Other tablets are going to fail way before the iPad for numerous reasons. The Motorola Xoom will fail because it’s too expensive and Android isn’t as mature as iOS, so customers won’t see as much value in it. The Blackberry tablet will fail because it requires a separate device to access email and have 3G access. I don’t care if it’s a wireless Bluetooth connection to a BB phone, it’s going to be hard to convince enterprise customers to buy a tablet instead of laptops. If you’re just monkeying around with email, all of BB’s phones do just fine and people have grown accustomed to that. On the flip side, say you need to type up a business proposal. Fat chance you’re going to type that on a touch screen. Also, unless you have giant hands, the 7″ still requires two hands to hold steady. Now that we cleared those competitors away, lets get back to the iPad.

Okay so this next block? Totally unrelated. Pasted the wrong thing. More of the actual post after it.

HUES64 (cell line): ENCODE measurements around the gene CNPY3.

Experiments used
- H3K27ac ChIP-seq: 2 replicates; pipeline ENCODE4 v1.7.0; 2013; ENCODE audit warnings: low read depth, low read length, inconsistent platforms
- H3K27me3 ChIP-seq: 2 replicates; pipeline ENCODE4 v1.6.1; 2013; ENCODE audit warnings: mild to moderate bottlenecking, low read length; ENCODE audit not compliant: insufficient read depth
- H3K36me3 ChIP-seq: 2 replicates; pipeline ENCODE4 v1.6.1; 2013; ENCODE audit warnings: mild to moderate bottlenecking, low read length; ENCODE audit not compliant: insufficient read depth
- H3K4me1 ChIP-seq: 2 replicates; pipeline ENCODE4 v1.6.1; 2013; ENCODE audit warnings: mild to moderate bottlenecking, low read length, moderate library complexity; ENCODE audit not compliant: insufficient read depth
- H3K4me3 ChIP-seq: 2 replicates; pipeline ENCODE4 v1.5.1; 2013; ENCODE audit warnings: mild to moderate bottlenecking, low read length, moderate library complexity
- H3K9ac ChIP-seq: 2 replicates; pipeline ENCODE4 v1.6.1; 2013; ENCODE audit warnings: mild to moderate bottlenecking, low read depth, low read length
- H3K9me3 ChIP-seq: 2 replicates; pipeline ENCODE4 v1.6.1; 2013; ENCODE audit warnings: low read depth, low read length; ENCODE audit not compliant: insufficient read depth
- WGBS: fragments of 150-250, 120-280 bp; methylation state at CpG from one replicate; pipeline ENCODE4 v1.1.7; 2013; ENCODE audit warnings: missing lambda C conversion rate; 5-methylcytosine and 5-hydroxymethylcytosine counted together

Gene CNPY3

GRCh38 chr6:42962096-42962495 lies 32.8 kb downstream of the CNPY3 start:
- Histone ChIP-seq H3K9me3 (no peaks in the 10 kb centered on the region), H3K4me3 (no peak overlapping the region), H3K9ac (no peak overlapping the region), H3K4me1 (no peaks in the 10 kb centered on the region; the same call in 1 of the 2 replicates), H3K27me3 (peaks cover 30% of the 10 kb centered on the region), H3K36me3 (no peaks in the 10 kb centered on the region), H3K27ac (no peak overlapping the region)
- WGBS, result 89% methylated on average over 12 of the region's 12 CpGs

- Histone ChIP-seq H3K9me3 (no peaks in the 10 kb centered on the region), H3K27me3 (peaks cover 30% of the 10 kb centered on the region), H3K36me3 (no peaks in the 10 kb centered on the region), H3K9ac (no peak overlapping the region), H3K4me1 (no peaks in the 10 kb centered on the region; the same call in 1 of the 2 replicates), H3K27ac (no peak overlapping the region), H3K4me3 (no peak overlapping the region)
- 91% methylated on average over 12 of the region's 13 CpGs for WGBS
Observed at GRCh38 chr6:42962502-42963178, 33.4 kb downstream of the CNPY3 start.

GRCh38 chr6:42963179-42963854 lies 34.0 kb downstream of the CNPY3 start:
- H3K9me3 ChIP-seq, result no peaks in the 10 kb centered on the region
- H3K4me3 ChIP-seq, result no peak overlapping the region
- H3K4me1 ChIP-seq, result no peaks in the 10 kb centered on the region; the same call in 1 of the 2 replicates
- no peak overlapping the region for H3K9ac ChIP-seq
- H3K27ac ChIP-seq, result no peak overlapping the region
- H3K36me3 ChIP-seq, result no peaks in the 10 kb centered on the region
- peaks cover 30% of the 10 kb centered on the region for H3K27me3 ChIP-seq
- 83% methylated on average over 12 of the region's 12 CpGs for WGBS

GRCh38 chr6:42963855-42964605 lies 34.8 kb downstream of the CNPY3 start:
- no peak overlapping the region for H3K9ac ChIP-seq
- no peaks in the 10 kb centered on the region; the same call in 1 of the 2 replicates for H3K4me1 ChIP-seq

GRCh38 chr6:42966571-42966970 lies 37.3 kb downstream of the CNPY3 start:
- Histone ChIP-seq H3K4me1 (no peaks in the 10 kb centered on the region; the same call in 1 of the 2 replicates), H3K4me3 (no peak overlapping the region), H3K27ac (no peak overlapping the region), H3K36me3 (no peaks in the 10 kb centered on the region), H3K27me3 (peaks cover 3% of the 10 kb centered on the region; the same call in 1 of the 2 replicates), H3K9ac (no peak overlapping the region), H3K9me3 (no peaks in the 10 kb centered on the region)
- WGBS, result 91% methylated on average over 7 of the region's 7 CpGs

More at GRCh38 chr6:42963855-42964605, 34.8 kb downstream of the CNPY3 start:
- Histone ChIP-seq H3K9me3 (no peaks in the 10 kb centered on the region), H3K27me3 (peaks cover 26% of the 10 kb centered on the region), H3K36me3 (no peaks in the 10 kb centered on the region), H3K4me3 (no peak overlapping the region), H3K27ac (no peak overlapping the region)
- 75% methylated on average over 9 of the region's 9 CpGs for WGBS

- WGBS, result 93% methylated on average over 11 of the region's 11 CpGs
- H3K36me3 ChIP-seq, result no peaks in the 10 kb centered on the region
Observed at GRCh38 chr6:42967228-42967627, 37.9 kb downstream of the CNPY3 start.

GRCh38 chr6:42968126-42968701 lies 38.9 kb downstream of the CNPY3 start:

The iPad’s interface may seem so intuitive, but in all honestly, it still doesn’t address some of the problems some computer illiterate face (namely a lot of the older generation). I’ve found this with a lot of people who don’t completely understand how computer interfaces tend to work. When I tap a link in Mobile Safari and it opens up a new page, the other page goes away. Now, it may seem silly…it’s still there, but I’ve seen people freak out and don’t have a clue where the page they just had open went. Also, there’s no way to restore recently closed tabs in the interface. Sure there’s history, but a lot of times I see people closing tabs to “hide” them and then they wonder where the heck they went. That’s just an example in Safari which is probably one of the most used applications on iPads. Another big problem is file saving. While there is an argument to not have a file browser, it cosmetically limits what the device can do. You can’t just save Word document from an email and then access it offline from the iPad. We still have a long road ahead of us in terms of usability and HCI, but I think the interfaces can be improved significantly, but not limit the power of the device. This is the older generation though, we have a new generation of kids who interact with cellphones before calculators.